Guide Dogs

By Malcolm Weir, DVM, MSc, MPH; Lynn Buzhardt, DVM

Dogs, in general, are amazing creatures. But service dogs, like guide dogs, are true stand outs. In addition to traditional canine companionship, they play an integral role in the lives of the visually impaired.

When were dogs first used as guides?

Guide dogs for the blind and visually impaired have an impressive history that began in Germany during World War I, where the first guide dogs helped veterans blinded in combat. The guide dogs’ notoriety increased in 1927 when American dog breeder and Swedish resident, Dorothy Harrison Eustis, wrote an article on guide dogs for The Saturday Evening Post. Her article inspired a visually impaired American named Morris Frank.

Frank visited Switzerland and trained with Buddy, one of Eustis’s dogs. Frank and Buddy traveled together back to the US where they toured the country demonstrating the abilities of guide dogs. Their public appearances highlighted the need for service dogs to have access to hotels, restaurants, shops, public transportation and other places that were previously off-limits to canines. They also founded the first American guide dog training school, called The Seeing Eye, which is why guide dogs are often called “Seeing Eye dogs.”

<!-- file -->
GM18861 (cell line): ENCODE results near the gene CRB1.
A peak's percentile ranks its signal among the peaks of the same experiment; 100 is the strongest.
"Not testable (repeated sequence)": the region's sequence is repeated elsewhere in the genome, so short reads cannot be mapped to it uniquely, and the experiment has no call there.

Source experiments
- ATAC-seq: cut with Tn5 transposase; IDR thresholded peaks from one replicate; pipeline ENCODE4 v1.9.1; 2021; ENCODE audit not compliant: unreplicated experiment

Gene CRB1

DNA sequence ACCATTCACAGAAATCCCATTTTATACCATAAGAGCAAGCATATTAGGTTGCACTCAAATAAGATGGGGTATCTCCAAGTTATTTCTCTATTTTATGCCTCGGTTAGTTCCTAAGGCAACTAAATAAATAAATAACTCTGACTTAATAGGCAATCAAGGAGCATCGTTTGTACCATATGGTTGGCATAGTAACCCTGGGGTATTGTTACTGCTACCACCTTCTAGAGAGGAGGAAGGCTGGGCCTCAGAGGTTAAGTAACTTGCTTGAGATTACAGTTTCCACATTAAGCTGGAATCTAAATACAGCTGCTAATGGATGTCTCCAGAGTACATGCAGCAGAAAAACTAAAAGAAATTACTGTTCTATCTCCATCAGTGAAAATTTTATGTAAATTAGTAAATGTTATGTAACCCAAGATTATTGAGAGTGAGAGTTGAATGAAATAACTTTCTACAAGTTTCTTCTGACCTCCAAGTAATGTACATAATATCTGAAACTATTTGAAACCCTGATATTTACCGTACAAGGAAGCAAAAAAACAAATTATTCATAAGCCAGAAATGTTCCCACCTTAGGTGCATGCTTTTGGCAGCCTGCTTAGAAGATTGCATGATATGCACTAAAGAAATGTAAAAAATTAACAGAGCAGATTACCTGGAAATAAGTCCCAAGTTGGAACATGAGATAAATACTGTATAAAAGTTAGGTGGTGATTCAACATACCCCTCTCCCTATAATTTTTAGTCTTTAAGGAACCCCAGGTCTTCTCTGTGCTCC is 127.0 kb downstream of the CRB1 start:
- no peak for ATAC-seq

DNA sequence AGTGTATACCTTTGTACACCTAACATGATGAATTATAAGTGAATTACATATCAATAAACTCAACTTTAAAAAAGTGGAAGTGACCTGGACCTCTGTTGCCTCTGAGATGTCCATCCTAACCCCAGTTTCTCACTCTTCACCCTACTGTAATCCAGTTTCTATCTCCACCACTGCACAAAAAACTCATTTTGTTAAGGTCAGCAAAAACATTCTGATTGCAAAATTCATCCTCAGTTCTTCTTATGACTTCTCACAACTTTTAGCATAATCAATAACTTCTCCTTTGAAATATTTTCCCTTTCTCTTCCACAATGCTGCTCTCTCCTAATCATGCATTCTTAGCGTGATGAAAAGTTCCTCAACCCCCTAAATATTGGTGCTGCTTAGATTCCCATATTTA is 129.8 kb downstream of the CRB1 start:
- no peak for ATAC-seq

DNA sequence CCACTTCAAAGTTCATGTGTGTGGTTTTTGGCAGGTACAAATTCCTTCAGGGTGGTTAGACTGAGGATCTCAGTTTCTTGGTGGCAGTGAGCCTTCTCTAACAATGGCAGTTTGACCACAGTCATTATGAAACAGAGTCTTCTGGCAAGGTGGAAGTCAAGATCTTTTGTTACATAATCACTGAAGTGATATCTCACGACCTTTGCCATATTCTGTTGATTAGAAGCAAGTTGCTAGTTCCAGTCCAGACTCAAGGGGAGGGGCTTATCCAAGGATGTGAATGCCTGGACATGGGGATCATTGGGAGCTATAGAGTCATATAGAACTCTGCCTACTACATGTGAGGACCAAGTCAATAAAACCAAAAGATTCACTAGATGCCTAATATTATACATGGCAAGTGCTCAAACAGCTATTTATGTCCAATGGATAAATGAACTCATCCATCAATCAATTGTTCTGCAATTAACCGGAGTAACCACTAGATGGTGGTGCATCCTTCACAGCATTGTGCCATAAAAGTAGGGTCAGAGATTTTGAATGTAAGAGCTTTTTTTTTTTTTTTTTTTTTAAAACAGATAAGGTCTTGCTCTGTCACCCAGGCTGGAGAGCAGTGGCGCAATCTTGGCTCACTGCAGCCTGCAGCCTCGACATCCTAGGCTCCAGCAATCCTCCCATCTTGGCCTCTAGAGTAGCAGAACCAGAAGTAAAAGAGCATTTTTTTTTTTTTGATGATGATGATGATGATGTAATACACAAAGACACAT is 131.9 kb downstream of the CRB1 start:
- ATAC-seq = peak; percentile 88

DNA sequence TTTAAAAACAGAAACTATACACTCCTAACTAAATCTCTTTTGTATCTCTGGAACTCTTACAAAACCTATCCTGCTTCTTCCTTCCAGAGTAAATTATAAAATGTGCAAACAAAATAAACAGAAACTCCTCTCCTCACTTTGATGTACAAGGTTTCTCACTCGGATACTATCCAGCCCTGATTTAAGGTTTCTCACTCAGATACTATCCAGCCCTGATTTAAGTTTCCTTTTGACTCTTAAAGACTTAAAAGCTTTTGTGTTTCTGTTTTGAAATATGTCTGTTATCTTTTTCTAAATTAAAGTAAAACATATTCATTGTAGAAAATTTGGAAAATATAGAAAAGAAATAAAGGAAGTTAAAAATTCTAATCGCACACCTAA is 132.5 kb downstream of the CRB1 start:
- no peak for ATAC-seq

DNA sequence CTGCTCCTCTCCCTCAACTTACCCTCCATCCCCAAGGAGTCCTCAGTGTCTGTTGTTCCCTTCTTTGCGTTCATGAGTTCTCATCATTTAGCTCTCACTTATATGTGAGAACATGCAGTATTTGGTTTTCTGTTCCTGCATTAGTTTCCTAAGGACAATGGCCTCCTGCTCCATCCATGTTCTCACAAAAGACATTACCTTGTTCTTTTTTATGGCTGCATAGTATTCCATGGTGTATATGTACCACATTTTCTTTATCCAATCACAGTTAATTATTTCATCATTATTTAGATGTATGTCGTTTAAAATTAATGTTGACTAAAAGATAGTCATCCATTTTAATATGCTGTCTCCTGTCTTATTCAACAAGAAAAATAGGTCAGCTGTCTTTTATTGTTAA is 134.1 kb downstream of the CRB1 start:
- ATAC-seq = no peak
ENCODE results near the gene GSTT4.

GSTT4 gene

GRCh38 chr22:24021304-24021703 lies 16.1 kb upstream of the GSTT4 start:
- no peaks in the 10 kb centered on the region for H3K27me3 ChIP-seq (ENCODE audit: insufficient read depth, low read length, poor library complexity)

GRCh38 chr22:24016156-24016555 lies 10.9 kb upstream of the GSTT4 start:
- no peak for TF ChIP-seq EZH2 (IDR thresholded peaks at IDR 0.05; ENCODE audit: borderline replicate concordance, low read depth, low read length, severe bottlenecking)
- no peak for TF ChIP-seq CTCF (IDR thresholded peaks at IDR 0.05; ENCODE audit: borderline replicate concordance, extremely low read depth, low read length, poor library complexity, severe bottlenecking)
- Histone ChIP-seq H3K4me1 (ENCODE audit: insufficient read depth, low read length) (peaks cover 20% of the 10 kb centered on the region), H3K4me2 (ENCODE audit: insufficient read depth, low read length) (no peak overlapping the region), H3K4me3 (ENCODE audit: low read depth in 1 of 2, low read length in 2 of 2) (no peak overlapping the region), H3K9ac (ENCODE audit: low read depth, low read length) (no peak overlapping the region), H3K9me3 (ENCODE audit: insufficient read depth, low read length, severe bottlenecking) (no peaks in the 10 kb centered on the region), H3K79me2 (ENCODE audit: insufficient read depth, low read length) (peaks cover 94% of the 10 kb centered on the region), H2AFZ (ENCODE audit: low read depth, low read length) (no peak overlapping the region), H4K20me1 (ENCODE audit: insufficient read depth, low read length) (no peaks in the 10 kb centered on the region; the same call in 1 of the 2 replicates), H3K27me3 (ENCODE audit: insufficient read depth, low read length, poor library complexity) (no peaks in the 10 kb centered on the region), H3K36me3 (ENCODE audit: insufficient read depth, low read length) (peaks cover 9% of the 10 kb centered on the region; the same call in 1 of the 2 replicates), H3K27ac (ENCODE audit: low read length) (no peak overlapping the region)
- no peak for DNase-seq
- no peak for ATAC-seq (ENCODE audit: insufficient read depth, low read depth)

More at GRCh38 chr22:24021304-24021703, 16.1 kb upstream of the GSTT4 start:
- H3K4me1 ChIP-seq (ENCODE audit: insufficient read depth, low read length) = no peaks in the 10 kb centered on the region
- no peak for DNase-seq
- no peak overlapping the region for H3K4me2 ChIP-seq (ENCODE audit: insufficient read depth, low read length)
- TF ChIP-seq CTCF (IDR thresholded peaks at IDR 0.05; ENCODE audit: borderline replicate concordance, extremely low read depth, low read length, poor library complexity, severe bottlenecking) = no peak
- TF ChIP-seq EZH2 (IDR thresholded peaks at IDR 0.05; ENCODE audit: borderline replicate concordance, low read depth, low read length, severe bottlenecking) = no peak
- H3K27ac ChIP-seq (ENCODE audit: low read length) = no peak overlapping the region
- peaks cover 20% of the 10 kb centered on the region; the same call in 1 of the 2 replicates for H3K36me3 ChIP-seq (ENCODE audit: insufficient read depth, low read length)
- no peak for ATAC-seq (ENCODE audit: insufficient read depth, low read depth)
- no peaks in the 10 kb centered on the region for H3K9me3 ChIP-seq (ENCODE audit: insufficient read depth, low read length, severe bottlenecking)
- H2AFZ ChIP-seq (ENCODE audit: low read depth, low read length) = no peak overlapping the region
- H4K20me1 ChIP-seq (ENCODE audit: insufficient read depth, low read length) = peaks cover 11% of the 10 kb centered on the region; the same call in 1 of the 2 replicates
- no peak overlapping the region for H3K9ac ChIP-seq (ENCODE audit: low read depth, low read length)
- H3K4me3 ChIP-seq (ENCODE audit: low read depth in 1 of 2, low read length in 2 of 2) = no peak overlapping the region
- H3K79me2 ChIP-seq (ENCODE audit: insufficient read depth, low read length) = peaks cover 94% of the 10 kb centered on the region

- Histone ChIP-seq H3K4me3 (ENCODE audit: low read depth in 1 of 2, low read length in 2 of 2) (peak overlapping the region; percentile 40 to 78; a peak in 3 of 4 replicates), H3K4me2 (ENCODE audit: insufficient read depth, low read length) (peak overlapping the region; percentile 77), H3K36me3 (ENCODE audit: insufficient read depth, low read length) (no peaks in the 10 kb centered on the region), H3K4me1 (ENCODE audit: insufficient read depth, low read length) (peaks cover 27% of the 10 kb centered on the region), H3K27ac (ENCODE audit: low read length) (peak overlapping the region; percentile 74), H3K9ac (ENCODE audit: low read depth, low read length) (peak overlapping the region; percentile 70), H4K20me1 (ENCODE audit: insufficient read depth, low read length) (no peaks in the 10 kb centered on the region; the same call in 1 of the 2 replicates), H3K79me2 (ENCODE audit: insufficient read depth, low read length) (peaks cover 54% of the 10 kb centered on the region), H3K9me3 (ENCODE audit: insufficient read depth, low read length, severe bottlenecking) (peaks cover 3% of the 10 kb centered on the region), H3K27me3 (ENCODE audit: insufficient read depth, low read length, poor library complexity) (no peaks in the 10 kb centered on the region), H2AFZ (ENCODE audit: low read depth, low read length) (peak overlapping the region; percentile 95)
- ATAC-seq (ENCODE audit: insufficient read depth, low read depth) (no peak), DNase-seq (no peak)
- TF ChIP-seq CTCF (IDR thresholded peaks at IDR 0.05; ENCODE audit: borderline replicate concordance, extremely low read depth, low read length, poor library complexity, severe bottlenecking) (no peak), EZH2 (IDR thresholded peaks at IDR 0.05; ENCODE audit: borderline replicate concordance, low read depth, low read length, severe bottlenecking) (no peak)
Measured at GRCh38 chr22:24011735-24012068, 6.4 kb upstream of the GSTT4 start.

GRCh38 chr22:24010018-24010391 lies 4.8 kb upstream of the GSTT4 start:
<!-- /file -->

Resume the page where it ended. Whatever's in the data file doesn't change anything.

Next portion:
Which breeds are suitable for service?

Early on, German Shepherds were the most utilized breed for service positions, but today many breeds fill these spots. Trainers recognize that Golden Retrievers, Labradors, Standard Poodles, Border Collies, Australian Shepherds, Boxers, Airedales, Collies, Dobermans, and other appropriately-sized breeds work quite well as guide dogs. Size is important because the height of the dog at the shoulder, plus the length of the harness, must fit comfortably with the height of the handler.